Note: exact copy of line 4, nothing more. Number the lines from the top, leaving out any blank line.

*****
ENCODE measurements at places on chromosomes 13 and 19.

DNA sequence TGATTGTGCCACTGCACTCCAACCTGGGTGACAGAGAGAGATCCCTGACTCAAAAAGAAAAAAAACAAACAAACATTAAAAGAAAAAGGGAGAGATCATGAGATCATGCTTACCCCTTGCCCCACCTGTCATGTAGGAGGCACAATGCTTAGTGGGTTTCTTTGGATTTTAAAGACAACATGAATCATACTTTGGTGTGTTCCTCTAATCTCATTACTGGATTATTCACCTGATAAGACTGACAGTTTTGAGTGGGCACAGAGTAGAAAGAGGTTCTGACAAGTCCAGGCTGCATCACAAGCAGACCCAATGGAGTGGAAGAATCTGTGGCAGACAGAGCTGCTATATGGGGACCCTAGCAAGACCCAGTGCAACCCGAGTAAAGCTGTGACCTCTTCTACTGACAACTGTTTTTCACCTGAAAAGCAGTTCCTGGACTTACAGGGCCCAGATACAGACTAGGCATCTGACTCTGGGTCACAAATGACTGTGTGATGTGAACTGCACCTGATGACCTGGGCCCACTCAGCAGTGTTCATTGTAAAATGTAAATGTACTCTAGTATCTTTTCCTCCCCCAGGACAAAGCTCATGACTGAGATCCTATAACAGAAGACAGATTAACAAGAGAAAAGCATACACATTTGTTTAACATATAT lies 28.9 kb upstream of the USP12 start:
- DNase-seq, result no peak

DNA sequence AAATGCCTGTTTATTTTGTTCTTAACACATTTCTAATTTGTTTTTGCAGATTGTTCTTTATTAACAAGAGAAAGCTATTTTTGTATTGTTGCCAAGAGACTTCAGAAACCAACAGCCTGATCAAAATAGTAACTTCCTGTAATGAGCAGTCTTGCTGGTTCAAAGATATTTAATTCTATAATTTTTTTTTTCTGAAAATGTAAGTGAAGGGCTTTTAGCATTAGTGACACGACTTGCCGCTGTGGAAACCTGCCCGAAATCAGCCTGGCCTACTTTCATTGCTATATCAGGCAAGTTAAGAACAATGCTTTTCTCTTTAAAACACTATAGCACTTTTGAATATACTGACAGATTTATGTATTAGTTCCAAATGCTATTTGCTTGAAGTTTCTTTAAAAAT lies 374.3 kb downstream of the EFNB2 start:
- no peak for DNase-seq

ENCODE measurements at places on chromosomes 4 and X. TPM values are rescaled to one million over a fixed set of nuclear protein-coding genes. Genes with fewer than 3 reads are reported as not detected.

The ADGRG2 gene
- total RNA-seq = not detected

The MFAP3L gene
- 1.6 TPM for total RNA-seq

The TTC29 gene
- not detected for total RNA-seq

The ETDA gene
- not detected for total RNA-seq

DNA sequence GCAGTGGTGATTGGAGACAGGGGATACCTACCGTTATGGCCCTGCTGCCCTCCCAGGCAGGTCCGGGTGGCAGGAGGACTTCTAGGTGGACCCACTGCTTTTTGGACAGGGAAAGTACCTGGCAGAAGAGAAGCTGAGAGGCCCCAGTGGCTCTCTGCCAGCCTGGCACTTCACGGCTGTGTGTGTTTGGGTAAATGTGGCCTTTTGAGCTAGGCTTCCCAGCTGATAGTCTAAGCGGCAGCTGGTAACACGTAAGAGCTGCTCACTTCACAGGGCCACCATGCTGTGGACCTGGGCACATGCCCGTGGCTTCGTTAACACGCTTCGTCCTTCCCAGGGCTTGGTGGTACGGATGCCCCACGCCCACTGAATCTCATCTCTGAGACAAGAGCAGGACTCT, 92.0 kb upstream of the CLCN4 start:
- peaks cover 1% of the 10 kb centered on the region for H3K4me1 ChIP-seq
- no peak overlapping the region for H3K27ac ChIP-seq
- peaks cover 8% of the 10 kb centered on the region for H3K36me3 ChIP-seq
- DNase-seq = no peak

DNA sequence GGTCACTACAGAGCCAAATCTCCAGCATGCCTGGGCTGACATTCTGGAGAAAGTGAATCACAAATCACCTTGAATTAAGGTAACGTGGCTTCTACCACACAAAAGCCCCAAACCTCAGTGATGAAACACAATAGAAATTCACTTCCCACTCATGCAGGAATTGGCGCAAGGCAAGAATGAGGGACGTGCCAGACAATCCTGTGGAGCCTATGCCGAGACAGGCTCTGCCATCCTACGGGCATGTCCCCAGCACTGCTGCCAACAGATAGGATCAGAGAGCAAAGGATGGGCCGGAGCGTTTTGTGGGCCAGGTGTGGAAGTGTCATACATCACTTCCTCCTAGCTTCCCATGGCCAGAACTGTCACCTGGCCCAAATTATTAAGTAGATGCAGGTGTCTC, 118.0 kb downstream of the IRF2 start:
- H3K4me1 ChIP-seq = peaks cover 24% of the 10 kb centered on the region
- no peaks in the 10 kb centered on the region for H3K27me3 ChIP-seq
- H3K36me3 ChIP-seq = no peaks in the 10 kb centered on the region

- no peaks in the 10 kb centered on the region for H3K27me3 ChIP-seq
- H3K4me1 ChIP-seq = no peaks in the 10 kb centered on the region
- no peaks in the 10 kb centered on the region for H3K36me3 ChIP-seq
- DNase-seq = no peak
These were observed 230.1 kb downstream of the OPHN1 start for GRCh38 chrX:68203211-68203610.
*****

DNA sequence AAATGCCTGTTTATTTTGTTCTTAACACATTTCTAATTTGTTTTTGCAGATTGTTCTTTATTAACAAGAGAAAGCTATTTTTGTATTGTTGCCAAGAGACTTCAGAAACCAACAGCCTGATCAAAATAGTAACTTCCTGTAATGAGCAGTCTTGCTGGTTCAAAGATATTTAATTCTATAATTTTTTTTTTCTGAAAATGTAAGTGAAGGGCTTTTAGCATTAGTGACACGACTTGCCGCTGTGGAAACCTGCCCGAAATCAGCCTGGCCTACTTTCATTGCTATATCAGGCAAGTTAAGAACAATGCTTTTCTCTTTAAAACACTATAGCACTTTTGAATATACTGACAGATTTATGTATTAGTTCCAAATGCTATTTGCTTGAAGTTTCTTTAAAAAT lies 374.3 kb downstream of the EFNB2 start: